- Discovery (1500)
- Chapter 1: The Birth and Growth of Colonial Brazil | Brazil: Five Centuries of Change
- Colonial Brazil
- Trichuris trichiura in a post-Colonial Brazilian mummy.
Vespucci, calendar in hand, baptized different points on the coast with the names of the saints on whose days they were discovered. Interest in Brazil waned over the subsequent two decades. The Portuguese began a desultory trade with the Indians for brazilwood, but they failed to discover precious metals in Brazil and thus focused their attention on the lucrative trade with Asia.
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The French, in particular, trespassed on Portuguese claims in South America and shipped the dyewood to Europe. The Portuguese crown made the first systematic effort to establish a government in Brazil in It divided the colony into 15 hereditary captaincies, or fiefs, each extending 50 leagues—i. The captaincy of Pernambuco developed in northeastern Brazil, centred on the town of Olinda. Article Media.
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Still, Portugal's policies tended toward stripping Brazil of its resources rather than developing a truly local economy. Building projects were set in motion, universities as well as a bank and a mint were founded, and investments were made in the arts.
The ports were opened to trade with other nations, especially England, and morale improved throughout the territory.
But Pedro had ideas of his own: he proclaimed Brazil's independence on September 7, , and established the Brazilian empire. Nine years later, following a period of internal unrest and costly foreign wars, the emperor stepped aside in favor of his five-year-old son, Pedro II. A series of regents ruled until , when the second Pedro was 14 and Parliament decreed him "of age.
Pedro II's daughter, Princess Isabel, officially ended slavery in Soon after, disgruntled landowners united with the military to finish with monarchy altogether, forcing the royal family back to Portugal and founding Brazil's first republican government on November 15, A long series of easily forgettable presidents, backed by strong coffee and rubber economies, brought about some industrial and urban development during what's known as the Old Republic.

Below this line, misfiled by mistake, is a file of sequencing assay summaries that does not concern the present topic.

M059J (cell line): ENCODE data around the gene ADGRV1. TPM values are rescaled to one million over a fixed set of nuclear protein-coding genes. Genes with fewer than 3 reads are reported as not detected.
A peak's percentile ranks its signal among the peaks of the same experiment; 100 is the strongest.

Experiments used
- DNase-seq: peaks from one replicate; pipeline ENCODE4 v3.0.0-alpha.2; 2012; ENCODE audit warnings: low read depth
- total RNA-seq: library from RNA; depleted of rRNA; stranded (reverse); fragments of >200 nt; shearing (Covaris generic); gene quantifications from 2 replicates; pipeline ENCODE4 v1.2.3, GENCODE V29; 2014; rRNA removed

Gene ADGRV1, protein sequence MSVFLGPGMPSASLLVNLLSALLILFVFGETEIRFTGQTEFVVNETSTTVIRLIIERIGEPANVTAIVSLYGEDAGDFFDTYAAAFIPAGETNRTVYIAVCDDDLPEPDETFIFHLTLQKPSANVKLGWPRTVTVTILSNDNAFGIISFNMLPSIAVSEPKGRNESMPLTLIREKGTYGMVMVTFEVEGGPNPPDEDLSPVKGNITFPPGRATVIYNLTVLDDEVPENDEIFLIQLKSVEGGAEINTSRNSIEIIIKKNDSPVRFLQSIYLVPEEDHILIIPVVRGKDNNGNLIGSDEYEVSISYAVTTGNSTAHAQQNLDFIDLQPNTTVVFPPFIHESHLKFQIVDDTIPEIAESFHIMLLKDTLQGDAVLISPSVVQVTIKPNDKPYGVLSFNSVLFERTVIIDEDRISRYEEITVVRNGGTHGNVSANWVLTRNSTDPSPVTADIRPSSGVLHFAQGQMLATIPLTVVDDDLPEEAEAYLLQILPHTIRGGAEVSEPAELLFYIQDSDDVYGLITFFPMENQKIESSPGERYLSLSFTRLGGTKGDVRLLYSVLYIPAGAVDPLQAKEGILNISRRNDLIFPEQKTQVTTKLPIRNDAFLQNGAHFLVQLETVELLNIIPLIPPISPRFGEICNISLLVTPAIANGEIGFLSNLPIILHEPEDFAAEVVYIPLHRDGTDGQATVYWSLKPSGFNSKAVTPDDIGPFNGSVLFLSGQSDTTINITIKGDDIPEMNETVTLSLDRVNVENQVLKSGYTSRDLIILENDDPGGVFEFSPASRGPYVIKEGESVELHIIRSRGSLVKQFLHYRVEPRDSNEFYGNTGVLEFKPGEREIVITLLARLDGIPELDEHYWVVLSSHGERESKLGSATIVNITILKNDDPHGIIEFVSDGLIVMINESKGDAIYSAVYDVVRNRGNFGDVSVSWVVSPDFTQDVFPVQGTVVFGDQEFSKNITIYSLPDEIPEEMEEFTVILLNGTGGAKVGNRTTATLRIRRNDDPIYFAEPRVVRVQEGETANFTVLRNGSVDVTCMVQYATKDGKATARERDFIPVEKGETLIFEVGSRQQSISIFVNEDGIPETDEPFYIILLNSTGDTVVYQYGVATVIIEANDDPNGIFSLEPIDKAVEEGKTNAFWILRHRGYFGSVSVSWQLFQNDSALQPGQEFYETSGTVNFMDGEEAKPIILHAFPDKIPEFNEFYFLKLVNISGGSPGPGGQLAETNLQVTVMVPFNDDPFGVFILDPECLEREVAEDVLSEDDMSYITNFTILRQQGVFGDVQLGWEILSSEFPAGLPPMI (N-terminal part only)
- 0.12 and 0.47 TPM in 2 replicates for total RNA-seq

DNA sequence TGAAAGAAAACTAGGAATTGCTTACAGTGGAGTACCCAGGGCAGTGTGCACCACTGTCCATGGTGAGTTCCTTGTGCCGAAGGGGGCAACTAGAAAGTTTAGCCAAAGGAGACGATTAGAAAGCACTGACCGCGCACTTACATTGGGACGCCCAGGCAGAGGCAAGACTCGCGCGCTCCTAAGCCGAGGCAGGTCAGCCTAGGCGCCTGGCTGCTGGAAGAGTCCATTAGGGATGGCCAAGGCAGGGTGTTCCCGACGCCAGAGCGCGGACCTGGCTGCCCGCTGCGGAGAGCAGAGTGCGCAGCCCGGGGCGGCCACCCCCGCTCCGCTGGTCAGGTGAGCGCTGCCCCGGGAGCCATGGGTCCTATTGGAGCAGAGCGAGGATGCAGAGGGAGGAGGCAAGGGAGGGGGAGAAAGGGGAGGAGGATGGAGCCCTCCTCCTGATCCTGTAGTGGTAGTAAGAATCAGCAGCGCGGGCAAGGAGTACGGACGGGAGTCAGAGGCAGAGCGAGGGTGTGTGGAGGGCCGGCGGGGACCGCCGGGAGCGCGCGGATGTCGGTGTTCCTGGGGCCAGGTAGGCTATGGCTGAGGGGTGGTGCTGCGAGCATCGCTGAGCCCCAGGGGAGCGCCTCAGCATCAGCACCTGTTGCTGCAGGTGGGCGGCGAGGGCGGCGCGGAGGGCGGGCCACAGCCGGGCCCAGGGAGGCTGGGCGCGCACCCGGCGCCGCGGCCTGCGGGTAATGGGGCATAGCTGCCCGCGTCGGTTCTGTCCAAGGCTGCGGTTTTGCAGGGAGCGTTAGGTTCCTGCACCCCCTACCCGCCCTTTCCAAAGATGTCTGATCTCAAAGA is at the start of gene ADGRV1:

In his dictatorship ended in another coup.
Chapter 1: The Birth and Growth of Colonial Brazil | Brazil: Five Centuries of Change
He returned to the political scene with a populist platform and was elected president in However, halfway through his term, he was linked to the attempted assassination of a political rival; with the military calling for his resignation, he shot himself. The next elected president, Juscelino Kubitschek, a visionary from Minas Gerais, decided to replace the capital of Rio de Janeiro with a grand, new, modern one symbolic of grand, new, modern ideas that would be built in the middle of nowhere.
True to the motto of his national development plan, "Fifty years in five," he opened the economy to foreign capital and offered credit to the business community. Still, turbulent times were ahead.
Exiled in Uruguay, he died 13 years later. Surrounded by tanks and technocrats, the military brought about the "economic miracle" of the s. However, it did not last. Their pharaonic projects -- from hydroelectric and nuclear power plants to the conquest of the Amazon -- never completely succeeded, and inflation soared. Power was to go peacefully back to civil hands in All hopes were on the shoulders of Tancredo Neves, a year-old democrat chosen to be president by an electoral college.
But, just before his investiture, Neves was hospitalized for routine surgery; he died of a general infection days later. An astounded nation followed the drama on TV.
Trichuris trichiura in a post-Colonial Brazilian mummy.
Bondage in Brazil involved millions of slaves from Africa, and before that, the enslavement of thousands of indigenous peoples; this diversity occasioned much tension and conflict. Similarly, since Portuguese America was a group of colonial territories subject to a monarchical regime located on the other side of the Atlantic, animosities developed between those who lived in the kingdom Reino and those who lived and, more particularly, were born in America. Consequently, numerous social movements gained an anti-metropolitan, even anti-colonial, character without, until the early nineteenth century, mobilizing any significant popular participation.
It is, therefore, important to differentiate between social movements and popular movements; the latter included slave rebellions. Keywords: Brazil , popular movements , Atlantic , slavery , slave rebellions , social movements , Portuguese America , slaves , Africa , social formation.
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